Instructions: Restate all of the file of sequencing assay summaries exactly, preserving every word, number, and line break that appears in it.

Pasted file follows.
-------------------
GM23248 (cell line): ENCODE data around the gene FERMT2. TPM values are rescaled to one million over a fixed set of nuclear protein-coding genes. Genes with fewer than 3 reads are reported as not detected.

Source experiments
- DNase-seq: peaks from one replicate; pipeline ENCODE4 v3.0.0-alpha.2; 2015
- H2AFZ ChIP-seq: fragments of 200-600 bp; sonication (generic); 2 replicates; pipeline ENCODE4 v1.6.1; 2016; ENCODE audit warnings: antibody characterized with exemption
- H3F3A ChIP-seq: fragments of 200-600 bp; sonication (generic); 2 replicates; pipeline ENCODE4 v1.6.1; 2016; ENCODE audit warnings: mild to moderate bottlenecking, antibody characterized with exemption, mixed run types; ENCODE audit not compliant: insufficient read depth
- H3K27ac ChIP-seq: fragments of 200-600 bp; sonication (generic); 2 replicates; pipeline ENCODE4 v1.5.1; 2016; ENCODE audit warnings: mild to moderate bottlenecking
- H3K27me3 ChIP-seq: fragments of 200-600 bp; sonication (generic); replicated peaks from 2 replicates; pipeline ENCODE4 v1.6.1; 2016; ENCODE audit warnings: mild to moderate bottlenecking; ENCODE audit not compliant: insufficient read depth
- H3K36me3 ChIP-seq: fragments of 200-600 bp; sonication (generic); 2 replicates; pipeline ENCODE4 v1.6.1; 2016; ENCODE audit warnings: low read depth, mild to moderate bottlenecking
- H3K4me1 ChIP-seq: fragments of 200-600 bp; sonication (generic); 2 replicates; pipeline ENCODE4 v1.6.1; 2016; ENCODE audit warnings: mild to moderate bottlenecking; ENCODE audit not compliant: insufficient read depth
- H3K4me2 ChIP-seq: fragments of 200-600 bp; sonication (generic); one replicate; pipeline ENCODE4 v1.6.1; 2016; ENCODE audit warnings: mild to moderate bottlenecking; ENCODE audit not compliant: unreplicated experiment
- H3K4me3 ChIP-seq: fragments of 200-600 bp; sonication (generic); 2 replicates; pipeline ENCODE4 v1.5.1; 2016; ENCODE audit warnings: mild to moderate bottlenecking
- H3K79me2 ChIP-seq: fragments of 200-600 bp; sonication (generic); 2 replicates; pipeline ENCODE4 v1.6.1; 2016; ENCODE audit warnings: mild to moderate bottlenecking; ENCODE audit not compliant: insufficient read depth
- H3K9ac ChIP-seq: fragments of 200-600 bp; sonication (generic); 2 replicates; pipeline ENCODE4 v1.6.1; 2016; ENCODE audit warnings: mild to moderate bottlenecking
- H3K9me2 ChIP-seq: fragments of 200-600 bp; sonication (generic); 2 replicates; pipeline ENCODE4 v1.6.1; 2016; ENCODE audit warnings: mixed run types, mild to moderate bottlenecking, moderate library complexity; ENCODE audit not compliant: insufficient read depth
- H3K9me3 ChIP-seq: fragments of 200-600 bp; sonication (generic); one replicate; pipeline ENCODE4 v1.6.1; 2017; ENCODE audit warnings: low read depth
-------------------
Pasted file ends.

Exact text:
GM23248 (cell line): ENCODE data around the gene FERMT2. TPM values are rescaled to one million over a fixed set of nuclear protein-coding genes. Genes with fewer than 3 reads are reported as not detected.

Source experiments
- DNase-seq: peaks from one replicate; pipeline ENCODE4 v3.0.0-alpha.2; 2015
- H2AFZ ChIP-seq: fragments of 200-600 bp; sonication (generic); 2 replicates; pipeline ENCODE4 v1.6.1; 2016; ENCODE audit warnings: antibody characterized with exemption
- H3F3A ChIP-seq: fragments of 200-600 bp; sonication (generic); 2 replicates; pipeline ENCODE4 v1.6.1; 2016; ENCODE audit warnings: mild to moderate bottlenecking, antibody characterized with exemption, mixed run types; ENCODE audit not compliant: insufficient read depth
- H3K27ac ChIP-seq: fragments of 200-600 bp; sonication (generic); 2 replicates; pipeline ENCODE4 v1.5.1; 2016; ENCODE audit warnings: mild to moderate bottlenecking
- H3K27me3 ChIP-seq: fragments of 200-600 bp; sonication (generic); replicated peaks from 2 replicates; pipeline ENCODE4 v1.6.1; 2016; ENCODE audit warnings: mild to moderate bottlenecking; ENCODE audit not compliant: insufficient read depth
- H3K36me3 ChIP-seq: fragments of 200-600 bp; sonication (generic); 2 replicates; pipeline ENCODE4 v1.6.1; 2016; ENCODE audit warnings: low read depth, mild to moderate bottlenecking
- H3K4me1 ChIP-seq: fragments of 200-600 bp; sonication (generic); 2 replicates; pipeline ENCODE4 v1.6.1; 2016; ENCODE audit warnings: mild to moderate bottlenecking; ENCODE audit not compliant: insufficient read depth
- H3K4me2 ChIP-seq: fragments of 200-600 bp; sonication (generic); one replicate; pipeline ENCODE4 v1.6.1; 2016; ENCODE audit warnings: mild to moderate bottlenecking; ENCODE audit not compliant: unreplicated experiment
- H3K4me3 ChIP-seq: fragments of 200-600 bp; sonication (generic); 2 replicates; pipeline ENCODE4 v1.5.1; 2016; ENCODE audit warnings: mild to moderate bottlenecking
- H3K79me2 ChIP-seq: fragments of 200-600 bp; sonication (generic); 2 replicates; pipeline ENCODE4 v1.6.1; 2016; ENCODE audit warnings: mild to moderate bottlenecking; ENCODE audit not compliant: insufficient read depth
- H3K9ac ChIP-seq: fragments of 200-600 bp; sonication (generic); 2 replicates; pipeline ENCODE4 v1.6.1; 2016; ENCODE audit warnings: mild to moderate bottlenecking
- H3K9me2 ChIP-seq: fragments of 200-600 bp; sonication (generic); 2 replicates; pipeline ENCODE4 v1.6.1; 2016; ENCODE audit warnings: mixed run types, mild to moderate bottlenecking, moderate library complexity; ENCODE audit not compliant: insufficient read depth
- H3K9me3 ChIP-seq: fragments of 200-600 bp; sonication (generic); one replicate; pipeline ENCODE4 v1.6.1; 2017; ENCODE audit warnings: low read depth